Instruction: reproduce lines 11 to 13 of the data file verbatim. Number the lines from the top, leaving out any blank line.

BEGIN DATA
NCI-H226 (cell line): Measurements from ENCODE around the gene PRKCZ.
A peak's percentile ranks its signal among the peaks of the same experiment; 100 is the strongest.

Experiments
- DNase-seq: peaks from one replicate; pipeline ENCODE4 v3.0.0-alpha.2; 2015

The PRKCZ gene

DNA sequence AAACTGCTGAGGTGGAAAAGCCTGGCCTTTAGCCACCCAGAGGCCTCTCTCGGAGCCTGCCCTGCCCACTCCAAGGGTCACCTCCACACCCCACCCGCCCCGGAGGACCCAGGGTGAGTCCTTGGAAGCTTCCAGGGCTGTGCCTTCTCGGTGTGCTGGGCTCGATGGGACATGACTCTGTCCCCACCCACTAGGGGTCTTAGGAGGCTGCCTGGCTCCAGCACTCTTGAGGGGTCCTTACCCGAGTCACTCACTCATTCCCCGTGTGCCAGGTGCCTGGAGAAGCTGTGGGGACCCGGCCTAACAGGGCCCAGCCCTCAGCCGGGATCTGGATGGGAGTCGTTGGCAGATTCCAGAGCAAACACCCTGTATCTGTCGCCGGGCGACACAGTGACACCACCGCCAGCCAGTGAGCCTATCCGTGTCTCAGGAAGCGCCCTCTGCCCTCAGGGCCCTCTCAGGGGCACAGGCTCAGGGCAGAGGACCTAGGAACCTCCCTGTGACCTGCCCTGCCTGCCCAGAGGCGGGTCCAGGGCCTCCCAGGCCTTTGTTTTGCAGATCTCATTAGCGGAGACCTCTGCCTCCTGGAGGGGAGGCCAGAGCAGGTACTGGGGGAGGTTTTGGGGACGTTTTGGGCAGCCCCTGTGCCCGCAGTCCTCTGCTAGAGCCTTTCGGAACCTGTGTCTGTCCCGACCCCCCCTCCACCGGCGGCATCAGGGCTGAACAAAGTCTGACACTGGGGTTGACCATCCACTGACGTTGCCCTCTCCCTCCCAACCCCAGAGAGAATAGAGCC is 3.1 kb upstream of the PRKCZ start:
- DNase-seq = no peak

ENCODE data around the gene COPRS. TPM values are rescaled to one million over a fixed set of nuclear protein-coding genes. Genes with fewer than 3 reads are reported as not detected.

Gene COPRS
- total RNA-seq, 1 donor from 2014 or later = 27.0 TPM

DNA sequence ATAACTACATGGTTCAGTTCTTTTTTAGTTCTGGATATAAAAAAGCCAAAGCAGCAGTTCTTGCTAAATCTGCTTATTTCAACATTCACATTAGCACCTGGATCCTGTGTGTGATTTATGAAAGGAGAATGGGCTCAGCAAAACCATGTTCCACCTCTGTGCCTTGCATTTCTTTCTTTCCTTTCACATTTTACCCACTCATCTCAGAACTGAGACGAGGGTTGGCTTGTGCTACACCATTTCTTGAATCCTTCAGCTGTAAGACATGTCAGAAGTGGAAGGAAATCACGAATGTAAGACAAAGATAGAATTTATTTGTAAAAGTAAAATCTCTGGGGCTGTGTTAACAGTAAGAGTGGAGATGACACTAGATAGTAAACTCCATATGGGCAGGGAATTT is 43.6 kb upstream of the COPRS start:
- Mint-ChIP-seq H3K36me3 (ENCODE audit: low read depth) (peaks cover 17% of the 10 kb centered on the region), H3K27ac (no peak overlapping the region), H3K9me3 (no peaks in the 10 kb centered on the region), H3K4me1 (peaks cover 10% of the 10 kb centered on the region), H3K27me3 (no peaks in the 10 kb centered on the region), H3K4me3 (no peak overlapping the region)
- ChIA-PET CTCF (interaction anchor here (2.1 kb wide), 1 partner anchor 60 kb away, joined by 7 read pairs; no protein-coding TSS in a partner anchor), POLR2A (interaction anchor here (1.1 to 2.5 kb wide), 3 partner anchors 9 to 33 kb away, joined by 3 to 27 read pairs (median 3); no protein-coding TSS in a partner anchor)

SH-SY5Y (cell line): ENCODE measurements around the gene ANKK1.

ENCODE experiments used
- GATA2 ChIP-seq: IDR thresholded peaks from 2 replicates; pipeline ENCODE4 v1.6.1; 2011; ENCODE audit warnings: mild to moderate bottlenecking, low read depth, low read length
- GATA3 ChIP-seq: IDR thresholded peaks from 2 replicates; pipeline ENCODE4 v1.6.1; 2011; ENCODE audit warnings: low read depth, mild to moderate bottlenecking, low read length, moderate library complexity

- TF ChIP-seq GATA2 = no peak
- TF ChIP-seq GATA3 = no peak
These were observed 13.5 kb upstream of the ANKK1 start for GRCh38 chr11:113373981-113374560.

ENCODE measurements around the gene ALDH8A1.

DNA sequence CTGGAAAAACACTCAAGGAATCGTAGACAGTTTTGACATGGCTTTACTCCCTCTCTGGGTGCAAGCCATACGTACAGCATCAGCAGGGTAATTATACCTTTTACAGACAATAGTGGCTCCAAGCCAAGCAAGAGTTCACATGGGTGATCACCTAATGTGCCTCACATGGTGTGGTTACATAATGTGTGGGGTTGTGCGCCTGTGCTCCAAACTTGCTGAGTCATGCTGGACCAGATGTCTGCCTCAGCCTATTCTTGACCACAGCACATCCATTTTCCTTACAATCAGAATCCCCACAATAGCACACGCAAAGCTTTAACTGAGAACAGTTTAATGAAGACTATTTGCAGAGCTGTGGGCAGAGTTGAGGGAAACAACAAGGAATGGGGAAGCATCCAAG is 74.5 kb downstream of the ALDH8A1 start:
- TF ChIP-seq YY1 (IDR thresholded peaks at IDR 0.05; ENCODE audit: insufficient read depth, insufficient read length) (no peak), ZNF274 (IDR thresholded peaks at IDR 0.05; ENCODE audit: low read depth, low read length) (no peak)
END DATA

DNA sequence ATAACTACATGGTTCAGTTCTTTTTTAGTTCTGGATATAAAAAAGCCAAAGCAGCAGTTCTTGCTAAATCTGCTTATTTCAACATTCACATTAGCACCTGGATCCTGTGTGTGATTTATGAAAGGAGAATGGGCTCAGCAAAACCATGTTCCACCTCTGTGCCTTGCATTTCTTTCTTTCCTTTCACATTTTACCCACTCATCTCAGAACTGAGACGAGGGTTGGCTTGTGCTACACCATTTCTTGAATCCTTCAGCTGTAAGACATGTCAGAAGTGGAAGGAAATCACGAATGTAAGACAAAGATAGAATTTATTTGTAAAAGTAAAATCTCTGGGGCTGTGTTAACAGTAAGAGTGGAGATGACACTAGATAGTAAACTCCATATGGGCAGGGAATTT is 43.6 kb upstream of the COPRS start:
- Mint-ChIP-seq H3K36me3 (ENCODE audit: low read depth) (peaks cover 17% of the 10 kb centered on the region), H3K27ac (no peak overlapping the region), H3K9me3 (no peaks in the 10 kb centered on the region), H3K4me1 (peaks cover 10% of the 10 kb centered on the region), H3K27me3 (no peaks in the 10 kb centered on the region), H3K4me3 (no peak overlapping the region)
- ChIA-PET CTCF (interaction anchor here (2.1 kb wide), 1 partner anchor 60 kb away, joined by 7 read pairs; no protein-coding TSS in a partner anchor), POLR2A (interaction anchor here (1.1 to 2.5 kb wide), 3 partner anchors 9 to 33 kb away, joined by 3 to 27 read pairs (median 3); no protein-coding TSS in a partner anchor)